Price was unable to defuse the controversy surrounding his off-the-field behavior, which included a visit to a topless bar and unusual charges to a hotel bill.
University President Robert Witt announced his decision after a meeting with the school's Board of Trustees and after a public forum, during which which Alabama players asked that their coach be retained.
"This is a sad day for a good man, a sad day for some wonderful football players," Witt said. "It is a sad day for us."
Price pleaded his case with Witt, but Alabama instead will begin the search for its third coach in four years.
"I asked president Witt for a second chance and he declined," Price said. "Whatever happened to a second chance in life? You don't have to go far to ask my players about second chances. I wanted to make something positive about this negative."
Price came under intense scrutiny from alumni and university officials after he allegedly spent time at a topless club in Pensacola, Fla. on April 16 while in town for a pro-am charity golf tournament.
Various reports claim Price was present and that the next morning a woman in Price's hotel room ordered more than $1,000 in food and drinks and charged it to his bill. Those reports alleged the woman ordered one of every item on the menu and asked that it be placed in boxes so she could take them with her.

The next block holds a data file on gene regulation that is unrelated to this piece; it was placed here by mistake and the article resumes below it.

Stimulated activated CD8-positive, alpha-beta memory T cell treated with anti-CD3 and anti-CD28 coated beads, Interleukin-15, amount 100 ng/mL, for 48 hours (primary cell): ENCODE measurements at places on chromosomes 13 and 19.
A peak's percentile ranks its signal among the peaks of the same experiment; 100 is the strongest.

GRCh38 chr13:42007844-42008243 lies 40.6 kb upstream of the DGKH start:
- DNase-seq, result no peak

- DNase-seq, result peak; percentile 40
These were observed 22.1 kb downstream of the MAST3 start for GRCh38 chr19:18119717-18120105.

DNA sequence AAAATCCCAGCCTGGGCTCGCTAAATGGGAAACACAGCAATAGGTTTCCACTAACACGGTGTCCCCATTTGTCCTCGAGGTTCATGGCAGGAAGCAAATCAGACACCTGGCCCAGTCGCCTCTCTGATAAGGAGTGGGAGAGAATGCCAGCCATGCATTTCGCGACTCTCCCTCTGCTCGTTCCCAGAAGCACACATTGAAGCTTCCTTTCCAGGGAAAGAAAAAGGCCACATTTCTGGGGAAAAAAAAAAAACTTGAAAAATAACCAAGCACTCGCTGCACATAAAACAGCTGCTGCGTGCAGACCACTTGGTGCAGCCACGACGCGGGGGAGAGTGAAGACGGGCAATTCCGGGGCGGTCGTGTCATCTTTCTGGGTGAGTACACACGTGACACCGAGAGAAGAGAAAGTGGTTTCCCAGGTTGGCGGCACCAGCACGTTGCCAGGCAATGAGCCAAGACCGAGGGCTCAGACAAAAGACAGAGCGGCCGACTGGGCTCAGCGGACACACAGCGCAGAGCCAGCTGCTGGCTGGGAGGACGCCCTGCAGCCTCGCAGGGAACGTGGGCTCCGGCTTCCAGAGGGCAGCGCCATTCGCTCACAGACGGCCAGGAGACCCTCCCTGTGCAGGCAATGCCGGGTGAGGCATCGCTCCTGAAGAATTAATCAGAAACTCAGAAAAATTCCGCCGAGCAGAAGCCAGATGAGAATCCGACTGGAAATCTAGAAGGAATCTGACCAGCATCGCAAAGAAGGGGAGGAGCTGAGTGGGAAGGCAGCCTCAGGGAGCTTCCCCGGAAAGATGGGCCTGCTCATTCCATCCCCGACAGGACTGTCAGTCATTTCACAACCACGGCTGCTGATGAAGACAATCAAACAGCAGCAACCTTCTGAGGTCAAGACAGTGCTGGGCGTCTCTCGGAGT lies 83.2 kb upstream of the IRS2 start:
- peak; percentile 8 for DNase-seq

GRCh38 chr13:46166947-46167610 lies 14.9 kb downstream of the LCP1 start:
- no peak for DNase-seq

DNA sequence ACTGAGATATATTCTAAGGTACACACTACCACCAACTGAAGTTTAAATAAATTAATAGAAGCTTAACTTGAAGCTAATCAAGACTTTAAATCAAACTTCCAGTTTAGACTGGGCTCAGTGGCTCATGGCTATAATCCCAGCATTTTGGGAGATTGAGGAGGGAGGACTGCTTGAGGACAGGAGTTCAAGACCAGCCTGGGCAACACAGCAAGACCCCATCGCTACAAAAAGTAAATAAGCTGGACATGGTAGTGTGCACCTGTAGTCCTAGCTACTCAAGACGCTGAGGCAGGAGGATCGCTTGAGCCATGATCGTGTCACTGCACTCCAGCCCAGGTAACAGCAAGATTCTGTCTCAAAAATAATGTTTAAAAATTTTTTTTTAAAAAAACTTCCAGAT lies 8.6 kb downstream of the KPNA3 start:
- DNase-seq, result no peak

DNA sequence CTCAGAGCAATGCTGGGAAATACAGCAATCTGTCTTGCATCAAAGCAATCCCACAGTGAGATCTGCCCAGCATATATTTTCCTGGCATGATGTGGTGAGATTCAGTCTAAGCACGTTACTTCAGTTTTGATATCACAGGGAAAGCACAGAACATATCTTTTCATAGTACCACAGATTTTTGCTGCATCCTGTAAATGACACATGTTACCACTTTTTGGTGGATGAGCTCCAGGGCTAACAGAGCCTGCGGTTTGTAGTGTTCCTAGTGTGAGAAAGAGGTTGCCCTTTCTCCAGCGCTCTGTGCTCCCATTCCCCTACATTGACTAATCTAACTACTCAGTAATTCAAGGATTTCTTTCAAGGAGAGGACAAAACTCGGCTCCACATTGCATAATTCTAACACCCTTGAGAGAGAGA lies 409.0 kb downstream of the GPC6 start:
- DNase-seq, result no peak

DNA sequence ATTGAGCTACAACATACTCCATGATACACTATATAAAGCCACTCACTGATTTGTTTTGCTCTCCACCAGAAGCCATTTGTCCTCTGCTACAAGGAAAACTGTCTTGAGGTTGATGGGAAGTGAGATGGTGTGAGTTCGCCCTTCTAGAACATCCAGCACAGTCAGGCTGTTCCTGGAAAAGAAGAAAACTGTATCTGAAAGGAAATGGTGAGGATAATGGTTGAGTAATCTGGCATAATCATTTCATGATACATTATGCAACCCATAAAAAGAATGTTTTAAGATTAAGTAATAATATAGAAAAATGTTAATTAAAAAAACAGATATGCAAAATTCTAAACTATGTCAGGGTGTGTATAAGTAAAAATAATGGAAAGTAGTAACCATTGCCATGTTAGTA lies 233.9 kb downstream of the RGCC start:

The Tuscaloosa News reported that Alabama's probe into Price's behavior expanded to include other incidents in Tuscaloosa, including the possible purchase of alcohol for university students.
Price apologized for his behavior but claimed he never was given a chance to state his case before the Board of Trustees.
"This was an opportunity for the university to stand up and stand behind someone they believed in and help him be a better person," Price said. "I don't know what kind of world it would be if you make one mistake and you're done. This university is about real people and changing people's lives by standing by them in time of adversity. But not this time."
Price coached the team during spring practice and apparently made a favorable impression as many players argued on his behalf.
"We expressed our views and it seemed like our opinions weren't taken into consideration," tackle Wesley Britt said. "We're going to have to live with this."
Price stepped down last December after 14 years as football coach at Washington State, a school he turned into a national title contender. At Alabama, he agreed to a seven-year contract worth $10 million, but various reports claim the contract was never signed.
Alabama greats such as Joe Namath were present four months ago when Price was introduced and the storied program seemed on the verge of putting a succession of negative news events in the past.
But all that changed with Saturday's announcement.
Price went out of his way to praise his players but grew increasingly critical of the administration.
"I think President Witt is making a mistake -- not breaking the law, but he's making an error in judgment," Price said. "If someone makes an error in judgment, is this what happens to him?"
Price replaced Dennis Franchione, who left abruptly to become coach at Texas A&M.
The 57-year-old Price has no ties to Alabama and took over a program that is on NCAA probation. The Crimson Tide went 10-3 last season but were under a bowl ban that stretches to 2003 as part of NCAA sanctions that include scholarship reductions.
Price was 83-78 at Washington State and guided the Cougars to a share of the Pac-10 Conference championship last season.
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